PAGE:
Feb. 6, 2017

Don't Fix the Unbroken Programs

I’VE SPENT the past seven years conducting research in refugee camps around the world. I’ve interviewed hundreds of U.S. aid workers, humanitarian relief staff and refugees.

I was in a camp in Nepal that had existed for more than two decades — driven from their homes in Bhutan, these people were forced to live in stick huts with mud floors, dirt pit latrines and swarming insects, all made worse seasonally when the monsoon rains would flood the camp.

As I moved through the camp, children ran behind me beaming and saying, “I am going to Minnesota!” “I am going to Utica!” America was a beacon of hope, the promise of a new home.

The U.S. Refugee Resettlement program is a success. At a time when few from either party can agree on what government programs are working well, we have one to point to.

America is great because of our generosity. The Statue of Liberty is the symbol of our land, and on it is inscribed “Give me your tired, your poor, your huddled masses yearning to breathe free.” No one is yearning to breathe free more than those who have been forced from their homes, lost their loved ones and been interned for decades, unable to move and unable to work.

You have likely never heard the plight of many of these communities. My research shows the vast majority of the world’s ongoing 65 massive displacement crises receive no attention by the media. The people suffer unseen and unheard. A precious few get the chance at a new life in the United States.

I can tell you two things that are facts, based on actual research on the ground: These people have endured unimaginable suffering, are as terrified of terrorists as we are and, after years of displacement, deserve a chance at a new life.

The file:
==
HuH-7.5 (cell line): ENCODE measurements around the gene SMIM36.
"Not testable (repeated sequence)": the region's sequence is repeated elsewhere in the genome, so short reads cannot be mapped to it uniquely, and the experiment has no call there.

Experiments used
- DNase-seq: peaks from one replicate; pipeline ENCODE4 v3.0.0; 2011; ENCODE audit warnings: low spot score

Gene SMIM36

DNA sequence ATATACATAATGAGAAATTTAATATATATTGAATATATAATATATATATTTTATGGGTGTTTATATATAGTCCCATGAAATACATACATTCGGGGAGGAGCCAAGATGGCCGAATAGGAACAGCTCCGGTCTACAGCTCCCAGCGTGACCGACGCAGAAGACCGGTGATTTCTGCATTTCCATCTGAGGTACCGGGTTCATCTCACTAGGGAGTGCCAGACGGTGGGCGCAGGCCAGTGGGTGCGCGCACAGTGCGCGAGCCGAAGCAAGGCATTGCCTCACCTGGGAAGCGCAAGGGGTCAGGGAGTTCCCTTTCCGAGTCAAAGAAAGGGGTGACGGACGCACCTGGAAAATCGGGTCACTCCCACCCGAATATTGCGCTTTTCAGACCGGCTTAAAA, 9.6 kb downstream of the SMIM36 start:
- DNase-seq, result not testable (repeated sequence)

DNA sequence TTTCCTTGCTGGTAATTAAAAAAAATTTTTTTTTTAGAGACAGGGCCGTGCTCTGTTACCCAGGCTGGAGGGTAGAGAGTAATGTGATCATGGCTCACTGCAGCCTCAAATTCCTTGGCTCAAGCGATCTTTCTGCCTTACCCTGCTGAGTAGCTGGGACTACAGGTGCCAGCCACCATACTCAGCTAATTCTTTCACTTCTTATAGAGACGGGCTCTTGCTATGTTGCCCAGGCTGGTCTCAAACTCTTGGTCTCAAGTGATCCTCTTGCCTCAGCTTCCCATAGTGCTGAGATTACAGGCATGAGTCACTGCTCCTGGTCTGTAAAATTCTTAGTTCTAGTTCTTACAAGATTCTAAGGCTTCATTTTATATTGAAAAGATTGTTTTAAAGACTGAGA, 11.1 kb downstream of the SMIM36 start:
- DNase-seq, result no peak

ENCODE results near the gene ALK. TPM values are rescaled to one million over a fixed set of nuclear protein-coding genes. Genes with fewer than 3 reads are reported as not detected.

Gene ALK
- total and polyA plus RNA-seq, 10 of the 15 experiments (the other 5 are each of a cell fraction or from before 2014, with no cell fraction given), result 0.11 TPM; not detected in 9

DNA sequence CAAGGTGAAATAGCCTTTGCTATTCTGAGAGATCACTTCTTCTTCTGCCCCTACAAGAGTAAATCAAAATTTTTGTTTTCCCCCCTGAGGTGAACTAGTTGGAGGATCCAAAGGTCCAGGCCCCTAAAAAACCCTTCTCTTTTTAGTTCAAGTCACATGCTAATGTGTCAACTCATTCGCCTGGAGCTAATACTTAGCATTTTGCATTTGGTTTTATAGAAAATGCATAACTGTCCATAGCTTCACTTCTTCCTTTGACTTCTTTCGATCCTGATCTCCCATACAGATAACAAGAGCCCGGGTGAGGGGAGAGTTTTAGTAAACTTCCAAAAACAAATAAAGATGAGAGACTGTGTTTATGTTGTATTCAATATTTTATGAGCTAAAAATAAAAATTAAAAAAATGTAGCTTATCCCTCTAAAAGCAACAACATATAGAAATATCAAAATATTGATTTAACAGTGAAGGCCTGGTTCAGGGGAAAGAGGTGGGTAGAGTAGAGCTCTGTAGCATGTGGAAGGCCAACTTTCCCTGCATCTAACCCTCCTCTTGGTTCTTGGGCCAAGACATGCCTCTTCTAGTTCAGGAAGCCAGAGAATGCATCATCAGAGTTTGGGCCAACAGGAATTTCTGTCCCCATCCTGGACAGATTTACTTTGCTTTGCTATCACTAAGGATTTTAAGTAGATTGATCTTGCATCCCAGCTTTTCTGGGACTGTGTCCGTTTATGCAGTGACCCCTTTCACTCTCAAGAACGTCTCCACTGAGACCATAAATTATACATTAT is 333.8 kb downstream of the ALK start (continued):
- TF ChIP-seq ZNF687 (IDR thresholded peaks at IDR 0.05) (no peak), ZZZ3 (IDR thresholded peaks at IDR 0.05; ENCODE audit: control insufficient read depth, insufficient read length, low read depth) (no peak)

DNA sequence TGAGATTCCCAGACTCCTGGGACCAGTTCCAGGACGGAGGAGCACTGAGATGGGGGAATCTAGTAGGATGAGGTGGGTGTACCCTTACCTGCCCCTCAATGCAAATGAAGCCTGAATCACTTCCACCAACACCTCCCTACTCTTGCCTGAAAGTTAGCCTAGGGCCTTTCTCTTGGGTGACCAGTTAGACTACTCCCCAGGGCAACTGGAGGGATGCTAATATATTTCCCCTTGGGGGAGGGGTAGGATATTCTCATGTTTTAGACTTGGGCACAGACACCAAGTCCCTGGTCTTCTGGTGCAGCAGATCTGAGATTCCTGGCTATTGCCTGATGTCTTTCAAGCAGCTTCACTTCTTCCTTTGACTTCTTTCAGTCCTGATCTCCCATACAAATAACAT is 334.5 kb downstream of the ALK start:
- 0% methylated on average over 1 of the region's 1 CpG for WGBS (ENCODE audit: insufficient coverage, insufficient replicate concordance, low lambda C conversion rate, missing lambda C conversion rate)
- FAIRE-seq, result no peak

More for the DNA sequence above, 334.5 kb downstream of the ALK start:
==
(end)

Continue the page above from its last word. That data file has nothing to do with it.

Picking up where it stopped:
Our State Department and Homeland Security staff overseas, as well as our resettlement organizations at home, have been running a tremendously successful program — one that demonstrates America’s great capacity for compassion while at the same time keeping us safe.

Year in and year out, Homeland Security staff members are stationed overseas, in difficult conditions, hearing the heartbreaking stories and vetting refugees who hope for a new beginning. These refugees look to countries such as America that respect the rule of law, enshrine rights for everyone regardless of their cultural background and that provide an opportunity to succeed through hard work.

None of the terrorists who carried out Islamic extremist attacks in the United States entered this country as refugees. The U.S. Refugee Resettlement Program works. It should be celebrated, not frozen.

Do not confuse the U.S. Refugee Resettlement program with the situation in Europe. They are completely different. The United States stringently vets all refugees before they land on our soil. This is quite different from the millions of individuals fleeing into Europe and then requesting asylum.

U.S. Sens. Mark Warner and Tim Kaine, and Gov. Terry McAuliffe, have been doing Virginia proud, speaking up for refugee rights and standing on the right side of history. Other Virginia representatives should follow their lead.

There are many programs that are broken in this country. Democrats and Republicans alike can agree that we need to spend energy fixing our schools, workforce development programs and criminal justice system. Let’s stop trying to “fix” a program that isn’t broken.

In This Article

Professor of Public Policy and Politics and Director of Social Entrepreneurship @ UVA
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